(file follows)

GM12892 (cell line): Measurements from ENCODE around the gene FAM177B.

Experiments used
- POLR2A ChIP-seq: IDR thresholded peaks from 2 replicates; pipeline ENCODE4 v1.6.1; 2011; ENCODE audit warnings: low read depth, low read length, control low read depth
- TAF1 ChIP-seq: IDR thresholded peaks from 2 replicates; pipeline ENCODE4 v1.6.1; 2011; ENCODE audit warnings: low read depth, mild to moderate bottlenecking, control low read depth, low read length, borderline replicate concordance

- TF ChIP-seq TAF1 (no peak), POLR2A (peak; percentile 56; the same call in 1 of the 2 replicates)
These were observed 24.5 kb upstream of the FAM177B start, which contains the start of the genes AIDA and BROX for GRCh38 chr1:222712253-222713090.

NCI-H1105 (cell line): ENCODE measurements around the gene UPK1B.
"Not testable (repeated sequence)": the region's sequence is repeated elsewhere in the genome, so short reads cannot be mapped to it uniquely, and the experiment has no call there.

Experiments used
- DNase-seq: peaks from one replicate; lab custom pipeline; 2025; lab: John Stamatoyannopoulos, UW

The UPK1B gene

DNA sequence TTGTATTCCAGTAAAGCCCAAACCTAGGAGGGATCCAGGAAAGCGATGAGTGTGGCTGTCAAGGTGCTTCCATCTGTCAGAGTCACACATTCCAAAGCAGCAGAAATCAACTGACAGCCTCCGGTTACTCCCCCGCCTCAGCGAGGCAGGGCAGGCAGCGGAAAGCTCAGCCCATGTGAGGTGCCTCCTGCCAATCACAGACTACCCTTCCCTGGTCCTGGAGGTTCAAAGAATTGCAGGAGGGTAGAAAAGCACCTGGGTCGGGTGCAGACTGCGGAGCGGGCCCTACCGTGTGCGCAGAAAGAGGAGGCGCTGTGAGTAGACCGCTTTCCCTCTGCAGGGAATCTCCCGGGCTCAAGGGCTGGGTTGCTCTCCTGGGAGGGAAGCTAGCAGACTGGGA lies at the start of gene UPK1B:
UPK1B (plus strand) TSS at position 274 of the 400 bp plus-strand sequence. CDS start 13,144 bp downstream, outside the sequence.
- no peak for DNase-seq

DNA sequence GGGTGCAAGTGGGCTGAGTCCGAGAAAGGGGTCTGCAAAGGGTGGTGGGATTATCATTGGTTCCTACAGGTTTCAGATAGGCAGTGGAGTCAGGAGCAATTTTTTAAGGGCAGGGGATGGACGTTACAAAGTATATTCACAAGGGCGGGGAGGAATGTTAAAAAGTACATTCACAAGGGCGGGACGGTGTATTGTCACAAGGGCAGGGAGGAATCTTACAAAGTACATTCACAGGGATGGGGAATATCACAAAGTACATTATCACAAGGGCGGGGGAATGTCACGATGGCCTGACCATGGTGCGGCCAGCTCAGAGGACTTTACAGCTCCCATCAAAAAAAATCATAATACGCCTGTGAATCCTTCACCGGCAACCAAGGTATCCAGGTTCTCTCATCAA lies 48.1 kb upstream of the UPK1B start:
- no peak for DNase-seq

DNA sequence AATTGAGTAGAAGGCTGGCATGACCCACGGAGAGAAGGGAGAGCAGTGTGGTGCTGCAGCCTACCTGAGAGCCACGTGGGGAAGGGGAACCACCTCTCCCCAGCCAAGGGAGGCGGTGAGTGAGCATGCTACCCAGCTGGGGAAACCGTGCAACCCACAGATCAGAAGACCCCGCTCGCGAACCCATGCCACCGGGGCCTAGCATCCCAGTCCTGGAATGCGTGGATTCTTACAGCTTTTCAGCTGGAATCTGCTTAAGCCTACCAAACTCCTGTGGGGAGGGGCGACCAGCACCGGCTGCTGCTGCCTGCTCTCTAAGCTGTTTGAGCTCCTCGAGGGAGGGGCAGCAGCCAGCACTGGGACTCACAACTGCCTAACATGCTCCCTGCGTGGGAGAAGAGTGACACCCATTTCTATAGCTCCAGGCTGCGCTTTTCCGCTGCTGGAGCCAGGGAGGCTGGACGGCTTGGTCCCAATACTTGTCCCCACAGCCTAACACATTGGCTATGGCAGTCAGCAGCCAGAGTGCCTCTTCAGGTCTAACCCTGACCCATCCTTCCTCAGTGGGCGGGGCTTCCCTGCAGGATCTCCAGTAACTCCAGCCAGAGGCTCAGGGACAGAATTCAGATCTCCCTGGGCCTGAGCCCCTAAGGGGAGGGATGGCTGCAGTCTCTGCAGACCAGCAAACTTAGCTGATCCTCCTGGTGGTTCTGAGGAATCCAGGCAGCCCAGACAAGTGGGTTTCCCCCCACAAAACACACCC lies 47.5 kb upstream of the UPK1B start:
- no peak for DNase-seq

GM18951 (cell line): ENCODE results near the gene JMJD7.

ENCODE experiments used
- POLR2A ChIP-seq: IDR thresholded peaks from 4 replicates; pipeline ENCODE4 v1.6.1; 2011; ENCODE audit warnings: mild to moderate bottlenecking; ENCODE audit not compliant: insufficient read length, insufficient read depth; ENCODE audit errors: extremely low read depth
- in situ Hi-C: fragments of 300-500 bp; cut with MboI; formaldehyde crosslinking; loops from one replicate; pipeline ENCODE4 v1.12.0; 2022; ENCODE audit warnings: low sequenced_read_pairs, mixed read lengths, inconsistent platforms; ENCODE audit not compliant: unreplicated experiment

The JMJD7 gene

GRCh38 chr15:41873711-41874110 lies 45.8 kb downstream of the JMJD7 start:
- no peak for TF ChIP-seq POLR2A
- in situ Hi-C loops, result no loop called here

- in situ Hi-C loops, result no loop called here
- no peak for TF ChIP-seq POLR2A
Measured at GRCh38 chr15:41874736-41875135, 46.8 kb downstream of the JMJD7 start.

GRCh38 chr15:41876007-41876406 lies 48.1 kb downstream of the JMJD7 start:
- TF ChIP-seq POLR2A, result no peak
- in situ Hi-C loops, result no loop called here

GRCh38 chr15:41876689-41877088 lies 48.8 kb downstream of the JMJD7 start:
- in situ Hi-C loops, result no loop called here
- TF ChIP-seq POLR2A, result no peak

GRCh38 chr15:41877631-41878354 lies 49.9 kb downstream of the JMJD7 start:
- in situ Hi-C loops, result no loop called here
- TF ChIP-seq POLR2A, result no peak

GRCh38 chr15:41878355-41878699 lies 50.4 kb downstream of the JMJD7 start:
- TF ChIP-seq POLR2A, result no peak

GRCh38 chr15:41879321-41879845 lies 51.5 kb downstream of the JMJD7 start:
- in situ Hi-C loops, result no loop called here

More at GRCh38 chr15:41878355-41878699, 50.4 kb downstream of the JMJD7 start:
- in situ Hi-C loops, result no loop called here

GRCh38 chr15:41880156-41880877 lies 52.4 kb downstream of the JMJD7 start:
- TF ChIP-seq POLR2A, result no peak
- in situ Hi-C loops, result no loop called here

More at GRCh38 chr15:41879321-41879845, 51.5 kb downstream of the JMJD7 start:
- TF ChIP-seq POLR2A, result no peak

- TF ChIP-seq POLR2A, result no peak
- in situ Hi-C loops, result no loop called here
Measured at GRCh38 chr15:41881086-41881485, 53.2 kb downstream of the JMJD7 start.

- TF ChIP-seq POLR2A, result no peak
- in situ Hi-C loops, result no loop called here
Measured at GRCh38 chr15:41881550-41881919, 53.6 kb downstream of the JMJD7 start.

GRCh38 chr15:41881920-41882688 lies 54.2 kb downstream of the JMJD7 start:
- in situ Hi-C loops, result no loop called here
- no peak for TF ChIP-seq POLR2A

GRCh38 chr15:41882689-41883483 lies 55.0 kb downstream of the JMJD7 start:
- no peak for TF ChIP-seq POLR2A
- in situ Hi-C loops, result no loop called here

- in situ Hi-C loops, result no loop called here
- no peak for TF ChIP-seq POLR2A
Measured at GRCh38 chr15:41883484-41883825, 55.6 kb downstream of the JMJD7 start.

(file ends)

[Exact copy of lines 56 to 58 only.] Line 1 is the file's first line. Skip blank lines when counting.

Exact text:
GRCh38 chr15:41881920-41882688 lies 54.2 kb downstream of the JMJD7 start:
- in situ Hi-C loops, result no loop called here
- no peak for TF ChIP-seq POLR2A